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Why Banning the Worst Forms of Child Labour Would Hurt Poor Countries

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  • Dessy, Sylvain
  • Pallage, Stéphane

Abstract

Although it is intuitive and morally compelling that the worst forms of child labour should be eliminated, banning them in poor countries is unlikely to be welfare improving and can come at the expense of human capital accumulation. We show that the existence of harmful forms of child labour, in fact, has an economic role: it helps keep wages for child labour high enough to allow human capital accumulation. Therefore, unless appropriate mechanisms are designed to mitigate the decline in child labour wages caused by reduced employment options for children, a ban on harmful forms of child labour will likely prove undesirable in poor countries. We perform our analysis within a simple two-period model of parental investment in children's education and nutritional quality.

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Paper provided by Université Laval - Département d'économique in its series Cahiers de recherche with number 0109.

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Date of creation: 2001
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Handle: RePEc:lvl:laeccr:0109

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Keywords: Child labour; Human capital; Nutrition; Development;

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  1. Dessy, Sylvain E. & Pallage, Stephane, 2001. "Child labor and coordination failures," Journal of Development Economics, Elsevier, vol. 65(2), pages 469-476, August.
  2. Stephane Pallage & Christian Zimmermann, 2000. "Buying Out Child Labor?," Cahiers de recherche CREFE / CREFE Working Papers 123, CREFE, Université du Québec à Montréal.
  3. Daniel Chen & Michael Kremer, 1999. "Income-Distribution Dynamics with Endogenous Fertility," American Economic Review, American Economic Association, vol. 89(2), pages 155-160, May.
  4. Kaushik Basu, 1999. "Child Labor: Cause, Consequence, and Cure, with Remarks on International Labor Standards," Journal of Economic Literature, American Economic Association, vol. 37(3), pages 1083-1119, September.
  5. Glewwe, P. & Jacoby, H., 1993. "Delayed Primary School Enrollment and Childhood Malnutrition in Ghana, an Economic Analysis," Papers 98, World Bank - Living Standards Measurement.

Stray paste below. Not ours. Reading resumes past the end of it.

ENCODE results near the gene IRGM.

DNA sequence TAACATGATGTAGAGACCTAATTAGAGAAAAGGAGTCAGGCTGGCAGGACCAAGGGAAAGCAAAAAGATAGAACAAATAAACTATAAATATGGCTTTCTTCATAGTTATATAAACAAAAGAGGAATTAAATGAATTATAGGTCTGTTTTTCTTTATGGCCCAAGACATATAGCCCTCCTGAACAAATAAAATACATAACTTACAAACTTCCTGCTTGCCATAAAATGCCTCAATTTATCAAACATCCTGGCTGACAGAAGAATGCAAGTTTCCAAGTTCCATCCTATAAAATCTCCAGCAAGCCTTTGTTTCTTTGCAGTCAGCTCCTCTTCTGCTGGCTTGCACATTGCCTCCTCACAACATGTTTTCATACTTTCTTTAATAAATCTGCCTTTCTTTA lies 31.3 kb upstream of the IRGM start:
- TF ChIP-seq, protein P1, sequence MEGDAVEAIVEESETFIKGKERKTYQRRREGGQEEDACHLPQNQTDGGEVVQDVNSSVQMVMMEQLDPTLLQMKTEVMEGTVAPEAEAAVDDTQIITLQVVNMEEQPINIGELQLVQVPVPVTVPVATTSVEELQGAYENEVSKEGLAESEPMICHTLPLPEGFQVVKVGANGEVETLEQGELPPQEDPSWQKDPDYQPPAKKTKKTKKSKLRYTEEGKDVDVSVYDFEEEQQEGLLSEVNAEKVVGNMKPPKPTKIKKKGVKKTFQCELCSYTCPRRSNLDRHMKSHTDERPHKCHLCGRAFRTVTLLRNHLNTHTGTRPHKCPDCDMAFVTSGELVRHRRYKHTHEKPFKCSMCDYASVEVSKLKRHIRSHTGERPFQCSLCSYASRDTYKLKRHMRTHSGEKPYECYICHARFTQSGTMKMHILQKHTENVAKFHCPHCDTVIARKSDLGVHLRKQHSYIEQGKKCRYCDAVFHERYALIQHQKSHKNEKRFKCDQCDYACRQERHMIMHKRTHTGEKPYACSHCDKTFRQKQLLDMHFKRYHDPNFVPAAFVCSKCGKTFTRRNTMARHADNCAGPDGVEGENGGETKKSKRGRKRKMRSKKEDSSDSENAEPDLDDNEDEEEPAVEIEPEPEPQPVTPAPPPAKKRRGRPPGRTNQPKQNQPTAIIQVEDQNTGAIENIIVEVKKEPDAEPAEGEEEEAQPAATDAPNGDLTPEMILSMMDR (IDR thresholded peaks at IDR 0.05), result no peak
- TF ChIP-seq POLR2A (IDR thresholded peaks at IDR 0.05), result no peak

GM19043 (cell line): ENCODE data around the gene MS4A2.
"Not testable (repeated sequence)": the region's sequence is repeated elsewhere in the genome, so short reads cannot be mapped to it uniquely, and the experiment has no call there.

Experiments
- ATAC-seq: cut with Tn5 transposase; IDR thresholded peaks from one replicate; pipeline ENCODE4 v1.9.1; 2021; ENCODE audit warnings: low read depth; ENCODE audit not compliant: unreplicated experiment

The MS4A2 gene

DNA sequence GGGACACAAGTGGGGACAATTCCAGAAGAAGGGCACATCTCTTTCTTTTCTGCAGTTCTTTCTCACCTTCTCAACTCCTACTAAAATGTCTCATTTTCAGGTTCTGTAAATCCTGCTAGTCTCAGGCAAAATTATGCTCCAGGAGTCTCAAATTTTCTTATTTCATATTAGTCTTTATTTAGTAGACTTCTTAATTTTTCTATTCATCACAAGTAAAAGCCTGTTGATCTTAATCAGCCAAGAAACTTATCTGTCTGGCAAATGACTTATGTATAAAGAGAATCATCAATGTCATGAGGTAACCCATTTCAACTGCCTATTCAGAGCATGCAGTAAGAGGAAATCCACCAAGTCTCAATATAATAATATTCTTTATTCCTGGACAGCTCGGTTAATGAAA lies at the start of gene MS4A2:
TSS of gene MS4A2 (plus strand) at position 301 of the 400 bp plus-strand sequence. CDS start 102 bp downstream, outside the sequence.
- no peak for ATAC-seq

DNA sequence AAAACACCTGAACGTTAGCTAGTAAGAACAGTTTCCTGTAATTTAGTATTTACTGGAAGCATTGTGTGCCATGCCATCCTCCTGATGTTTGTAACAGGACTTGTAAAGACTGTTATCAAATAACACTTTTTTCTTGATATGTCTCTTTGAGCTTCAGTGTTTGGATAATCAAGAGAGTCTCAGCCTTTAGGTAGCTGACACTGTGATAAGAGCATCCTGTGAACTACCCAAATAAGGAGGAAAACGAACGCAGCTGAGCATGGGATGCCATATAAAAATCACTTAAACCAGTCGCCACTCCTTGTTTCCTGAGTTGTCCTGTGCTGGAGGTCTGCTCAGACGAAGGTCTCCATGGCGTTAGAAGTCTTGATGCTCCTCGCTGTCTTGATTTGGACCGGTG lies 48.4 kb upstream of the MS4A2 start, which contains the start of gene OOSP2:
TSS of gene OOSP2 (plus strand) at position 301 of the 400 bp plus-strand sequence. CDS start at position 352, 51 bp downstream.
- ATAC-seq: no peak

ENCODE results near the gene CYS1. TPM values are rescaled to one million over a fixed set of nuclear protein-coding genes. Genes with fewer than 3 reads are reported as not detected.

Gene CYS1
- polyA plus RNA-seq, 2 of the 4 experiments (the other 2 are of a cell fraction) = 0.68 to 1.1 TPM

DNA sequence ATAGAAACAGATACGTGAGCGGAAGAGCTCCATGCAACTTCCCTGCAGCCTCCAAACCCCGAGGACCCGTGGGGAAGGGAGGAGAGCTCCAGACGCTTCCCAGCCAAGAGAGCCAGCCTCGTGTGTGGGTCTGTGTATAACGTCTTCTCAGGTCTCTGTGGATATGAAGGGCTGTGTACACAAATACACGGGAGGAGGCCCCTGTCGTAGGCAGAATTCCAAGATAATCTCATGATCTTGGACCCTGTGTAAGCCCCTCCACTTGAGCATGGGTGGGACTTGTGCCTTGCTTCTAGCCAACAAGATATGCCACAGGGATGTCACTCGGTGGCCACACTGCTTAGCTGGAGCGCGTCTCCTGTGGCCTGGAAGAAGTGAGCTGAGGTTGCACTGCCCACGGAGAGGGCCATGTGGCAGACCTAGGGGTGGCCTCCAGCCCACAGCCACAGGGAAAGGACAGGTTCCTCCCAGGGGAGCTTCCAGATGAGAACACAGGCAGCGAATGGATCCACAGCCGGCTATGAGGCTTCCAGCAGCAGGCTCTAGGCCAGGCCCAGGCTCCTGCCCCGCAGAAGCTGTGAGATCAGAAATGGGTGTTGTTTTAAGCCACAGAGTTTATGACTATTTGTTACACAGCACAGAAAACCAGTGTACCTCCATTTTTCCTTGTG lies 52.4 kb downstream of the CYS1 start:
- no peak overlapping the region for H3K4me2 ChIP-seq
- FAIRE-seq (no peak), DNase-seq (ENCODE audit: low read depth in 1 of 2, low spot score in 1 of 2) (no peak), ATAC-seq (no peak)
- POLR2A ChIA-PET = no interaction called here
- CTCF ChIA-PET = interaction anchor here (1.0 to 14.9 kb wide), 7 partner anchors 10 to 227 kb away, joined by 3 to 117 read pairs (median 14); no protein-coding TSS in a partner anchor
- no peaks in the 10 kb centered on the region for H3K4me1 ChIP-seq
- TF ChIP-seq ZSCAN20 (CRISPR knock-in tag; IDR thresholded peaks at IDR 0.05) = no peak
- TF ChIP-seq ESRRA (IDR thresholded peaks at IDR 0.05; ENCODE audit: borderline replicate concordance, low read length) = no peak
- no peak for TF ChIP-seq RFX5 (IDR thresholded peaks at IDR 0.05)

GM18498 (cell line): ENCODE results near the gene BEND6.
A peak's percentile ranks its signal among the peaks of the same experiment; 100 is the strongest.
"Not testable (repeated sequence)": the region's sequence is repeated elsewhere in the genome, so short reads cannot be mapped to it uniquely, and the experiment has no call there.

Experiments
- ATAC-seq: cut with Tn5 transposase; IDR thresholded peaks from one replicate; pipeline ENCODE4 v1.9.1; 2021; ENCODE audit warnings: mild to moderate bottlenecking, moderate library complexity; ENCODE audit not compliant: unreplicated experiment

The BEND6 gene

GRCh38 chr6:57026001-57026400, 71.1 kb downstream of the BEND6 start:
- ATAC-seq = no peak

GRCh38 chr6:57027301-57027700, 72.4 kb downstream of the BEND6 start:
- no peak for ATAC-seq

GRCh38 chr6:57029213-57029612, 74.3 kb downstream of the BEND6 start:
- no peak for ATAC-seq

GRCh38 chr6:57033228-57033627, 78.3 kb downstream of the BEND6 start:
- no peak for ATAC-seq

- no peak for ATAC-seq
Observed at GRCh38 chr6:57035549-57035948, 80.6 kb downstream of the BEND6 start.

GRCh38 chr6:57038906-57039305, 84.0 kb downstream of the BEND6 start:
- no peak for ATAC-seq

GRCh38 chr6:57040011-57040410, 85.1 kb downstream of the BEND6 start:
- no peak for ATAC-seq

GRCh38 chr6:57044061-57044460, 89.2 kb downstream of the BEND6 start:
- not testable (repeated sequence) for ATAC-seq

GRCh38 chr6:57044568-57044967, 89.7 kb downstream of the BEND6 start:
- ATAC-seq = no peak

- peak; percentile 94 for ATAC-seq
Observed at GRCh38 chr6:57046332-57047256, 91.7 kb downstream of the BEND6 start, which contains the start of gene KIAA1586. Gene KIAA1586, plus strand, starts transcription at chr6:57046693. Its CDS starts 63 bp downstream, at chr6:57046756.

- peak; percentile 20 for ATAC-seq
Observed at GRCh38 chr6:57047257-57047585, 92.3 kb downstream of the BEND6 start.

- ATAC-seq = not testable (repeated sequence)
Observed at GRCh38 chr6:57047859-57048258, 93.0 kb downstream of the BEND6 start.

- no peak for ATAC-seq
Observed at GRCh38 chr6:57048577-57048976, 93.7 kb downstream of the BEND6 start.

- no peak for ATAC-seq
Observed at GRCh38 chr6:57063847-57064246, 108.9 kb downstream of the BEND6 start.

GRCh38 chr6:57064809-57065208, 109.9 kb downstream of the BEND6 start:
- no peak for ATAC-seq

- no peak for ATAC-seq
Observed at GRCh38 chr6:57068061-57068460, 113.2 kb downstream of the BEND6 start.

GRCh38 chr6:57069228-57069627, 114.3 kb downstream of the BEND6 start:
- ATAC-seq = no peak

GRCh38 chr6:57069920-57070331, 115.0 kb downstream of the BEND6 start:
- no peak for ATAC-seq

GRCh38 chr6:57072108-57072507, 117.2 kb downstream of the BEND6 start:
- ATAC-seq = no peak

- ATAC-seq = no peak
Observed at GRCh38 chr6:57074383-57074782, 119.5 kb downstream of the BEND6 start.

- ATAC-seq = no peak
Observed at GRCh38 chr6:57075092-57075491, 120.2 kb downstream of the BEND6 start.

6. Dessy, Sylvain E., 2000. "A defense of compulsive measures against child labor," Journal of Development Economics, Elsevier, vol. 62(1), pages 261-275, June.
  7. Behrman, Jere R, 1996. "The Impact of Health and Nutrition on Education," World Bank Research Observer, World Bank Group, vol. 11(1), pages 23-37, February.
  8. Harold Alderman & Jere R. Behrman & Victor Lavy & Rekha Menon, 2001. "Child Health and School Enrollment: A Longitudinal Analysis," Journal of Human Resources, University of Wisconsin Press, vol. 36(1), pages 185-205.
  9. Basu, Kaushik & Van, Pham Hoang, 1998. "The Economics of Child Labor," American Economic Review, American Economic Association, vol. 88(3), pages 412-27, June.
  10. Canagarajah, Sudharshan & Coulombe, Harold, 1997. "Child labor and schooling in Ghana," Policy Research Working Paper Series 1844, The World Bank.
  11. Jere Behrman & Victor Lavy, . "Child Health and Schooling Achievement: Association, Causality and Household Allocations," CARESS Working Papres 97-23, University of Pennsylvania Center for Analytic Research and Economics in the Social Sciences.
  12. Jean-Marie Baland & James A. Robinson, 2000. "Is Child Labor Inefficient?," Journal of Political Economy, University of Chicago Press, vol. 108(4), pages 663-679, August.
  13. Glomm, Gerhard, 1997. "Parental choice of human capital investment," Journal of Development Economics, Elsevier, vol. 53(1), pages 99-114, June.
  14. Basu, Kaushik, 2000. "The Intriguing Relation between Adult Minimum Wage and Child Labour," Economic Journal, Royal Economic Society, vol. 110(462), pages C50-61, March.
  15. Kremer, Michael & Chen, Daniel L, 2002. " Income Distribution Dynamics with Endogenous Fertility," Journal of Economic Growth, Springer, vol. 7(3), pages 227-58, September.
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Cited by:
  1. Sylvain Dessy & Stéphane Pallage, 2003. "The Economics of Child Trafficking," Cahiers de recherche 0323, CIRPEE.
  2. Sylvain Dessy & Stephane Pallage, 2002. "Fertility, Education, and Market Failures," Journal of African Development, African Finance and Economic Association, vol. 5(2), pages 71-85.

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